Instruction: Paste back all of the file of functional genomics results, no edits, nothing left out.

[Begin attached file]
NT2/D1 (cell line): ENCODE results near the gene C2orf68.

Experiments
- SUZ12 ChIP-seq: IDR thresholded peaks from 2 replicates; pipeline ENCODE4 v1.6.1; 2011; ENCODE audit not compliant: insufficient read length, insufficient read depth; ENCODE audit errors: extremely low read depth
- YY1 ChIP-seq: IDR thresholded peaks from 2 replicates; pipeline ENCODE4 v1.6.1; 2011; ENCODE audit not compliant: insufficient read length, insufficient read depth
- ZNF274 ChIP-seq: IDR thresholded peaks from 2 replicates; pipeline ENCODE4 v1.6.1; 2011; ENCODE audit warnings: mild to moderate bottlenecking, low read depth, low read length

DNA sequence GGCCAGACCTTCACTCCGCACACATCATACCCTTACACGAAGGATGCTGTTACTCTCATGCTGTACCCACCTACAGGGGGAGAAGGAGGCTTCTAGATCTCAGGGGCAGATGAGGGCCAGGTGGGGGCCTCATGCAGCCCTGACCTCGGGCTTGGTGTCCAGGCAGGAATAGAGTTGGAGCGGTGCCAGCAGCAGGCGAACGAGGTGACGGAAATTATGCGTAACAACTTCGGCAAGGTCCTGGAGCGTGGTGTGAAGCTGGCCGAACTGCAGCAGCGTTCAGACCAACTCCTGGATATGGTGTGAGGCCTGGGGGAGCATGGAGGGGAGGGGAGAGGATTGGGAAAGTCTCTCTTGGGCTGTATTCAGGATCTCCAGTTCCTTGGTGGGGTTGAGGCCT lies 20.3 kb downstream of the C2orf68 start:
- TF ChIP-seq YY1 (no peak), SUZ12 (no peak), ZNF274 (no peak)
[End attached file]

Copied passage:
NT2/D1 (cell line): ENCODE results near the gene C2orf68.

Experiments
- SUZ12 ChIP-seq: IDR thresholded peaks from 2 replicates; pipeline ENCODE4 v1.6.1; 2011; ENCODE audit not compliant: insufficient read length, insufficient read depth; ENCODE audit errors: extremely low read depth
- YY1 ChIP-seq: IDR thresholded peaks from 2 replicates; pipeline ENCODE4 v1.6.1; 2011; ENCODE audit not compliant: insufficient read length, insufficient read depth
- ZNF274 ChIP-seq: IDR thresholded peaks from 2 replicates; pipeline ENCODE4 v1.6.1; 2011; ENCODE audit warnings: mild to moderate bottlenecking, low read depth, low read length

DNA sequence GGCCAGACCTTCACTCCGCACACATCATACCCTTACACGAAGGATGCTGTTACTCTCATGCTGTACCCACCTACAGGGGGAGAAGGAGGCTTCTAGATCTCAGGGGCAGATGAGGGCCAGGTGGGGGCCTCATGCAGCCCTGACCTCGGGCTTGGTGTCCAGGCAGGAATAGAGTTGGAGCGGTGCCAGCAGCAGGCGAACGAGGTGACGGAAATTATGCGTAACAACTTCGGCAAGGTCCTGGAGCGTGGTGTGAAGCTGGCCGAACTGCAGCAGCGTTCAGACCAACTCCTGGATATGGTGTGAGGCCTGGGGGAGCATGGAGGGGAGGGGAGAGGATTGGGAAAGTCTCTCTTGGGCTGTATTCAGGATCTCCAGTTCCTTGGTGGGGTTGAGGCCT lies 20.3 kb downstream of the C2orf68 start:
- TF ChIP-seq YY1 (no peak), SUZ12 (no peak), ZNF274 (no peak)